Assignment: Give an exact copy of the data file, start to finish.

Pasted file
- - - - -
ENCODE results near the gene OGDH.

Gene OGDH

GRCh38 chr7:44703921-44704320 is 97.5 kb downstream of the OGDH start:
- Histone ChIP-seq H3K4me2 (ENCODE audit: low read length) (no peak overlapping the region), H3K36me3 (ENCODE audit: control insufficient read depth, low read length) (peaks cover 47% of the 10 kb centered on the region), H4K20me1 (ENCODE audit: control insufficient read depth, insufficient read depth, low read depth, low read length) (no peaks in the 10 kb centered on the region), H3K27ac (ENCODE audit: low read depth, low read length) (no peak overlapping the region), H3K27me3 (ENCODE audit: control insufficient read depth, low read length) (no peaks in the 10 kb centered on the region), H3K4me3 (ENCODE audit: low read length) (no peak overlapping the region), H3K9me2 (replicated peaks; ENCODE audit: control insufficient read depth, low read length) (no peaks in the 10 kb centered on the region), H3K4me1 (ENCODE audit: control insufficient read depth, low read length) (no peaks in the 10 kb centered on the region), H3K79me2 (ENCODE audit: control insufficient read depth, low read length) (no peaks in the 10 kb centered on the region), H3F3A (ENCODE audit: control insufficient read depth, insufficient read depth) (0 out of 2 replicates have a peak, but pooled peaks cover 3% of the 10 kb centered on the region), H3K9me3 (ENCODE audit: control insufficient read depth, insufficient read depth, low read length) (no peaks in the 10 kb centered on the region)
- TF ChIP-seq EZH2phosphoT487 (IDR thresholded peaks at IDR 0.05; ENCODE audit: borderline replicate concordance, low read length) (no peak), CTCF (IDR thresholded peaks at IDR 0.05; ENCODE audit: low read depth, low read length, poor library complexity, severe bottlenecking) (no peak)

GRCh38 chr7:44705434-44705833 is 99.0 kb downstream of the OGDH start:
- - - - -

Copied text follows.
ENCODE results near the gene OGDH.

Gene OGDH

GRCh38 chr7:44703921-44704320 is 97.5 kb downstream of the OGDH start:
- Histone ChIP-seq H3K4me2 (ENCODE audit: low read length) (no peak overlapping the region), H3K36me3 (ENCODE audit: control insufficient read depth, low read length) (peaks cover 47% of the 10 kb centered on the region), H4K20me1 (ENCODE audit: control insufficient read depth, insufficient read depth, low read depth, low read length) (no peaks in the 10 kb centered on the region), H3K27ac (ENCODE audit: low read depth, low read length) (no peak overlapping the region), H3K27me3 (ENCODE audit: control insufficient read depth, low read length) (no peaks in the 10 kb centered on the region), H3K4me3 (ENCODE audit: low read length) (no peak overlapping the region), H3K9me2 (replicated peaks; ENCODE audit: control insufficient read depth, low read length) (no peaks in the 10 kb centered on the region), H3K4me1 (ENCODE audit: control insufficient read depth, low read length) (no peaks in the 10 kb centered on the region), H3K79me2 (ENCODE audit: control insufficient read depth, low read length) (no peaks in the 10 kb centered on the region), H3F3A (ENCODE audit: control insufficient read depth, insufficient read depth) (0 out of 2 replicates have a peak, but pooled peaks cover 3% of the 10 kb centered on the region), H3K9me3 (ENCODE audit: control insufficient read depth, insufficient read depth, low read length) (no peaks in the 10 kb centered on the region)
- TF ChIP-seq EZH2phosphoT487 (IDR thresholded peaks at IDR 0.05; ENCODE audit: borderline replicate concordance, low read length) (no peak), CTCF (IDR thresholded peaks at IDR 0.05; ENCODE audit: low read depth, low read length, poor library complexity, severe bottlenecking) (no peak)

GRCh38 chr7:44705434-44705833 is 99.0 kb downstream of the OGDH start: